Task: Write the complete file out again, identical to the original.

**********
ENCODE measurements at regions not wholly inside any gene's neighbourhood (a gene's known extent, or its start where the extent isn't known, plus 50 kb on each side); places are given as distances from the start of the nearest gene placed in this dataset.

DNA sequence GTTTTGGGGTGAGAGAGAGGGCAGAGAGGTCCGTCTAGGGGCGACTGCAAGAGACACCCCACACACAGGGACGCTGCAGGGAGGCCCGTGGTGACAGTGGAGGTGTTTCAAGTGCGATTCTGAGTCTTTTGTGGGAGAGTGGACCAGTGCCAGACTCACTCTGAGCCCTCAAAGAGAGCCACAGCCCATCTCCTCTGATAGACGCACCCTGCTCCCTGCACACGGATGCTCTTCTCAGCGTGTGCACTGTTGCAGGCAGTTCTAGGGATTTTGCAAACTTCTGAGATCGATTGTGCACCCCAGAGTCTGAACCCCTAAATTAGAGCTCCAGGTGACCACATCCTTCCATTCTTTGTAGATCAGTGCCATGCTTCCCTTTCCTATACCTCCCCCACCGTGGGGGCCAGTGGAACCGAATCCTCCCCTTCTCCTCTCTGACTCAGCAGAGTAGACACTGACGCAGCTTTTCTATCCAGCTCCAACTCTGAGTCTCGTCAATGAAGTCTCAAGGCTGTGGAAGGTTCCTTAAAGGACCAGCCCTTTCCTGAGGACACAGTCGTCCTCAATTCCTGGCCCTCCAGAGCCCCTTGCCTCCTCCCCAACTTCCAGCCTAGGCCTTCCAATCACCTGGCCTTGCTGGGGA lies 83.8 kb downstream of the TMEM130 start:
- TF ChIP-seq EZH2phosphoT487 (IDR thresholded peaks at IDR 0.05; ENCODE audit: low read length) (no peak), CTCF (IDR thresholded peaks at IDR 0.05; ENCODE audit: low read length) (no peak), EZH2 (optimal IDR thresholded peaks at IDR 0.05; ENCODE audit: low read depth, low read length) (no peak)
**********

ENCODE measurements at regions not wholly inside any gene's neighbourhood (a gene's known extent, or its start where the extent isn't known, plus 50 kb on each side); places are given as distances from the start of the nearest gene placed in this dataset.

DNA sequence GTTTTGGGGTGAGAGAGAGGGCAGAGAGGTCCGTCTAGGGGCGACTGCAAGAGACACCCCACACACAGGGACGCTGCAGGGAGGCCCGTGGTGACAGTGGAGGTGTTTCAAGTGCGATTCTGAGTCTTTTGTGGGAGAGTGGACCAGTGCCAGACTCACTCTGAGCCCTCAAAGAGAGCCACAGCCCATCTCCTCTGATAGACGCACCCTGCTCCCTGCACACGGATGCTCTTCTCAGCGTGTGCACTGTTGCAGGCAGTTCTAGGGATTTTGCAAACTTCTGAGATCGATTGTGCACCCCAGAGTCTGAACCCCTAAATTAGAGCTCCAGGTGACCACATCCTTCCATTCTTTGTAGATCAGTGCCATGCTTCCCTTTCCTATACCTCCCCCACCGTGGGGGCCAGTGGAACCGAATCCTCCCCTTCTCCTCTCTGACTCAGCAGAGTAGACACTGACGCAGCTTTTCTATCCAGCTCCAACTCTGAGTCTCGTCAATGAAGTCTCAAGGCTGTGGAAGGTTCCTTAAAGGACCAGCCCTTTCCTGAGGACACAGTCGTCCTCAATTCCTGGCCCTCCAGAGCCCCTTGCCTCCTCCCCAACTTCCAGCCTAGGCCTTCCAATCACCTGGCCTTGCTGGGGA lies 83.8 kb downstream of the TMEM130 start:
- TF ChIP-seq EZH2phosphoT487 (IDR thresholded peaks at IDR 0.05; ENCODE audit: low read length) (no peak), CTCF (IDR thresholded peaks at IDR 0.05; ENCODE audit: low read length) (no peak), EZH2 (optimal IDR thresholded peaks at IDR 0.05; ENCODE audit: low read depth, low read length) (no peak)